Open Letter to Remez Chayim, my first child

Purpose and meaning will not be found in the surface, my son, but by the Remez of Chayim.

Our son was born last thursday at 1 am. Following two days of Mira’s valiantly laboring, in which she demonstrated that great strength comes in small packages, our boy came in to this world quite peacefully.

Now, 8 days later, we bring you in to the covenant and give you your name: Remez Chayim

In the first day of your life, your right eye would open slower than your left eye. And in all your cuteness, you looked like you were winking at us. Remez in modern hebrew means wink, as extension of it’s older meaning: a hint. Remez is a post-biblical hebrew word. In the different levels of studying torah, we begin with the P’shat, or the text itself. Remez is the next layer. In Torah, Remez is the level of allusive implication, it’s what’s stated between the lines. Remez is the meaning that is found through deeper questioning. Words can mean a lot, but even more importantly is how they are used or what is not said. Many great lessons are learned from Torah by exploring the extra words, seemingly missing letters, or irregular character spaces.

You are named in the spirit of your mother’s great Uncle, Ralph McRae. He was an artist, and a deep man, whose earlier pieces of mixed media invite you to come stand to look and think. His later pieces — beautifully detailed paintings of nature and solitary cars on dark roads — seem simple, but draw you in deeper. I never met Ralph, but I’ve picked up some of the hints that he left in this world through his art. We hope that by connecting you to him through the first letter of your name, Remez, that you share his energy, and help us understand the deeper beauty or awful truths that aren’t found in the surface.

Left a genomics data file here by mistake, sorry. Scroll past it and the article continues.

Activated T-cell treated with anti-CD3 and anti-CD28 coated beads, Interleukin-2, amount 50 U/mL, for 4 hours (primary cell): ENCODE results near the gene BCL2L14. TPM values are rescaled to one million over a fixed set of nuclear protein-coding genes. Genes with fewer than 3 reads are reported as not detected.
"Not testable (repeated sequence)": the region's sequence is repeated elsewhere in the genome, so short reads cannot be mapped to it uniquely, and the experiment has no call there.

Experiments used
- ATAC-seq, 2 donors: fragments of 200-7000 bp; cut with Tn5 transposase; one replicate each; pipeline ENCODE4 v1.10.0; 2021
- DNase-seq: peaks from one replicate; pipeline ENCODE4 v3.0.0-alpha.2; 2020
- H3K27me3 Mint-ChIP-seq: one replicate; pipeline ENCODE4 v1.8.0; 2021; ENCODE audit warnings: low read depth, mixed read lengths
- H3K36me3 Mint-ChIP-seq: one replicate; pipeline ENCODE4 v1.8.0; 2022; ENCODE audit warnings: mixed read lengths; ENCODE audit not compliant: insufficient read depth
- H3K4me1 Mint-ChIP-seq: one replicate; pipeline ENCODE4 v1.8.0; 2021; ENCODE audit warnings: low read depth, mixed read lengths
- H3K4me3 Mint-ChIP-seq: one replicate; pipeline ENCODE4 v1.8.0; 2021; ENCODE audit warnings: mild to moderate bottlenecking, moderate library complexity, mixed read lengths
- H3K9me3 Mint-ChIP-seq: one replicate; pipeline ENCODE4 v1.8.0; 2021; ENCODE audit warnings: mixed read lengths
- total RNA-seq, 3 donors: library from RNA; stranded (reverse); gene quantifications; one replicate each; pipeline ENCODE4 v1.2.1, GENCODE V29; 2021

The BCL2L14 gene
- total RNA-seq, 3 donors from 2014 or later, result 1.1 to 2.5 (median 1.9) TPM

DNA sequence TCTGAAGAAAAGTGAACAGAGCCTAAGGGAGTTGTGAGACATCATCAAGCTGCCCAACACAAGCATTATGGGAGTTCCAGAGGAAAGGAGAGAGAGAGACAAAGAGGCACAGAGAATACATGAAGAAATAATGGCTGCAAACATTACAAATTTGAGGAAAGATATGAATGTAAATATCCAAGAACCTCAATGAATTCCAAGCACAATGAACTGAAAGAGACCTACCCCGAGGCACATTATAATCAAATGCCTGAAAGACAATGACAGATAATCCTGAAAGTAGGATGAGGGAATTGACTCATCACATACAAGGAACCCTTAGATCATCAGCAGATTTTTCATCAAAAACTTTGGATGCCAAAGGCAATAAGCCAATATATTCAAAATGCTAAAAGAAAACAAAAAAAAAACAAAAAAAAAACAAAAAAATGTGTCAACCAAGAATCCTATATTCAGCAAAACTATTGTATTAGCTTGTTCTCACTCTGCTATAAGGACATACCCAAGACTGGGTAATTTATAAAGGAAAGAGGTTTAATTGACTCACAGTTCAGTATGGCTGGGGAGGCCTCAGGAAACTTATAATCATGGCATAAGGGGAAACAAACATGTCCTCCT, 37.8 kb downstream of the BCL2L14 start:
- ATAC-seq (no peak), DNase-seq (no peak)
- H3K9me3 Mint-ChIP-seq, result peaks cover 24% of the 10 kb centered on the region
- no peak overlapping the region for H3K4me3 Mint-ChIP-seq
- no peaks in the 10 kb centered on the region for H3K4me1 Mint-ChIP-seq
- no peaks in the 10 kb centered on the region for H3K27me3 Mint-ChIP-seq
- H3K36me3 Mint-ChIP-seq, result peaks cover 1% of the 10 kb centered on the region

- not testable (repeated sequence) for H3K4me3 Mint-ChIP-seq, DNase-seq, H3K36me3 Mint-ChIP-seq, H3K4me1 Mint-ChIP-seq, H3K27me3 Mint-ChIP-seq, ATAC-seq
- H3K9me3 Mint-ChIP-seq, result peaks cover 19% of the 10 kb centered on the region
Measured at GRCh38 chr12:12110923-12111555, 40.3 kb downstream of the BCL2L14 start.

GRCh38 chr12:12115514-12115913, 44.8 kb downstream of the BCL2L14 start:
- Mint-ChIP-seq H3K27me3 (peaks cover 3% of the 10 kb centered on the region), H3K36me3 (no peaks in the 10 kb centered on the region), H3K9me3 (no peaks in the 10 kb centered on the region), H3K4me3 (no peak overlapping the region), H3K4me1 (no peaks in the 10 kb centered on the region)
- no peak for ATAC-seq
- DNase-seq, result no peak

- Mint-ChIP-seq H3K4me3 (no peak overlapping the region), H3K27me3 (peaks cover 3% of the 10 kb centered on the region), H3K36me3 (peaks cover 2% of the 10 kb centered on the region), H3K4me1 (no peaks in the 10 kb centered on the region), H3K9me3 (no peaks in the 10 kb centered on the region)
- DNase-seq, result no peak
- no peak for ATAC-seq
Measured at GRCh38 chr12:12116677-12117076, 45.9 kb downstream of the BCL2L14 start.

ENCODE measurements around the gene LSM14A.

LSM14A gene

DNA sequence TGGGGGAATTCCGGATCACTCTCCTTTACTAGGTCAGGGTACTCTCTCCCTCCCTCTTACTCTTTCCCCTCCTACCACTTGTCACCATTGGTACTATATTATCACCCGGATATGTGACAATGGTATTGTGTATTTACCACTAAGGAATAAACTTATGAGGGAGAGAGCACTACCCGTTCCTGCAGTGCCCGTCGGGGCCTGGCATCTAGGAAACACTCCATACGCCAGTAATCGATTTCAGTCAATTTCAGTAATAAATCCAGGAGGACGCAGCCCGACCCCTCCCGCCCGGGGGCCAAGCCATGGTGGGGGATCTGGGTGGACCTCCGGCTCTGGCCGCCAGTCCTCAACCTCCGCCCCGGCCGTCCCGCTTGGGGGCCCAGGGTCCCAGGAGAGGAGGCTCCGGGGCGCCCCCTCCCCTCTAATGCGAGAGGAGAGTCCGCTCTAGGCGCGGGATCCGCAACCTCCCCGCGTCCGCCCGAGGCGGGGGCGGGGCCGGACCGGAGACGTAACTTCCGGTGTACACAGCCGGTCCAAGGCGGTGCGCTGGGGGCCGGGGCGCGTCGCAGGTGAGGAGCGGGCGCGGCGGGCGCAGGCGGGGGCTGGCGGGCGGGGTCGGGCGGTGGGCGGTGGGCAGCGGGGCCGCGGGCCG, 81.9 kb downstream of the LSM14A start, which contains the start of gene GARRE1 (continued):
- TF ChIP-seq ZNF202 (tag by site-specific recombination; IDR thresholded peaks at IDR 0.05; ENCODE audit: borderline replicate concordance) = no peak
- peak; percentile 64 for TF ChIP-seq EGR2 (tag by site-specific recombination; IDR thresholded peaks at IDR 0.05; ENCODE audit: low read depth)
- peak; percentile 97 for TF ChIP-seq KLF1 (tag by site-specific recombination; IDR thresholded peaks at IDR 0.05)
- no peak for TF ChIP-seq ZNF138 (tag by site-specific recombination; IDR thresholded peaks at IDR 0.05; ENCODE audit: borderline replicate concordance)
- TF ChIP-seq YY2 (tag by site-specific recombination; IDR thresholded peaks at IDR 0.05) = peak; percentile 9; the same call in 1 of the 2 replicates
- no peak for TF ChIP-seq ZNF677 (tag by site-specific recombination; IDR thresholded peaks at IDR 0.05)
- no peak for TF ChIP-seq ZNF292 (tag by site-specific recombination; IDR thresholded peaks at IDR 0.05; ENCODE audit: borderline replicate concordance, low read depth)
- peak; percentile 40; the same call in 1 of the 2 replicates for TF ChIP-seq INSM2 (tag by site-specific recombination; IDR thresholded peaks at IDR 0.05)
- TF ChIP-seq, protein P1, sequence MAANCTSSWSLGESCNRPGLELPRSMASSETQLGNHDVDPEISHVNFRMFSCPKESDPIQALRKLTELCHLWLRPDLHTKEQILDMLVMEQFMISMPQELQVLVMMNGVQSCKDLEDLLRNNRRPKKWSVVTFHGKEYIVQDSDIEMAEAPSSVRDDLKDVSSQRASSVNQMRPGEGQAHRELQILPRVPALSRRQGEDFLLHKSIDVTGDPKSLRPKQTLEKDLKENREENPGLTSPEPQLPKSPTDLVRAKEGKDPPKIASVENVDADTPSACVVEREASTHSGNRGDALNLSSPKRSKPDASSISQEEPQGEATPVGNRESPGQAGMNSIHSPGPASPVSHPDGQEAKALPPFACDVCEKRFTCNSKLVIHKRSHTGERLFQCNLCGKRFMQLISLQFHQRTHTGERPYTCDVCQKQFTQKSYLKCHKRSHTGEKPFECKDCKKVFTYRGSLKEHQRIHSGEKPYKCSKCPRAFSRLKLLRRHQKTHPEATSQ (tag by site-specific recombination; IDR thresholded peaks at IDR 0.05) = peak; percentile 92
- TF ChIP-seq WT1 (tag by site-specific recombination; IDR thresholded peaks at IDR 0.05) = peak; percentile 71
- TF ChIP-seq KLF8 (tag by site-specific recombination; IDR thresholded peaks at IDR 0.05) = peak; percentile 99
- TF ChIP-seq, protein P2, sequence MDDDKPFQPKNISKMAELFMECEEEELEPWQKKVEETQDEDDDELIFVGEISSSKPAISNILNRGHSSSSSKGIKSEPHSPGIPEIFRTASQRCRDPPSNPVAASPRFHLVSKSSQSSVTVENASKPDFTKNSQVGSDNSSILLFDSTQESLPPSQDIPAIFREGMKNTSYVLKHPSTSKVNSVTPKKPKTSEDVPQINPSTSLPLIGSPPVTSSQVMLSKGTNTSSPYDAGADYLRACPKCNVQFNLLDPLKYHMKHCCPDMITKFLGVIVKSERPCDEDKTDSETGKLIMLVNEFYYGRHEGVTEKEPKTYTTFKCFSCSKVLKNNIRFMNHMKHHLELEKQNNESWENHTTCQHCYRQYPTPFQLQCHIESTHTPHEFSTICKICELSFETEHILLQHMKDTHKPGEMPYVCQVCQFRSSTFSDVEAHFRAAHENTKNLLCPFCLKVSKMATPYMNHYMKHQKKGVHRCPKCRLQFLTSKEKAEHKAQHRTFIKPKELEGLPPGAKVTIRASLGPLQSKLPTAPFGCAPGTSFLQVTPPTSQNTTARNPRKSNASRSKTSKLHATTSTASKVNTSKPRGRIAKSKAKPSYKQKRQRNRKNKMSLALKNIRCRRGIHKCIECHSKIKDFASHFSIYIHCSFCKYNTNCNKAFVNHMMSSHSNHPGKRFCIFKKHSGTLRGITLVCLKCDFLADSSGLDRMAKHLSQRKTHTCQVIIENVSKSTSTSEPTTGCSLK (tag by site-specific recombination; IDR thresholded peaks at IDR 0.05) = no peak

The day of your birth happened to be the yarzheit of Chayim Haskel, a dear teacher and guide of your Aunt Sadie. He was a big personality with an over-flowing heart which rained pure love on all those who came near him. In particular, he was man of deep personability. While he would fill his house and shabbos table with many faces, Chayim connected with each individual, compassionately at their level. I met him once and as he drove your mom, aunt, and I to his house for Dinner, he asked me where I was from: “Austin, Texas,” he said, thinking for a second, “You a big fan of the roller girls?” Which was and still is the kindest reply any one has ever given me upon learning I come from Texas. Chayim means life in plural, such as the toast – L’Chayim — to life. We say it in plural and give it to you as a name in plural, because G-d forbid you or anyone ever feels that they’re going through this life alone. 

We’ve named you after and in the spirit of two great men, Remez. And your name fits perfectly. The world you’re born into is constantly updating to a newer beta version, where grand-parents, great-grandparents, and babies have facebook accounts, and big data is the default mode of being. 

Purpose and meaning will not be found in the surface, my son, but by the Remez of Chayim.

Even before we were pregnant, if someone were to read your mother and I deeply enough, looking between the lines to what’s implied — it was you. You are our greatest accomplishment, our deepest joy, our happiest moment, and undying hope. Welcome to the world, son, thank you for making us parents.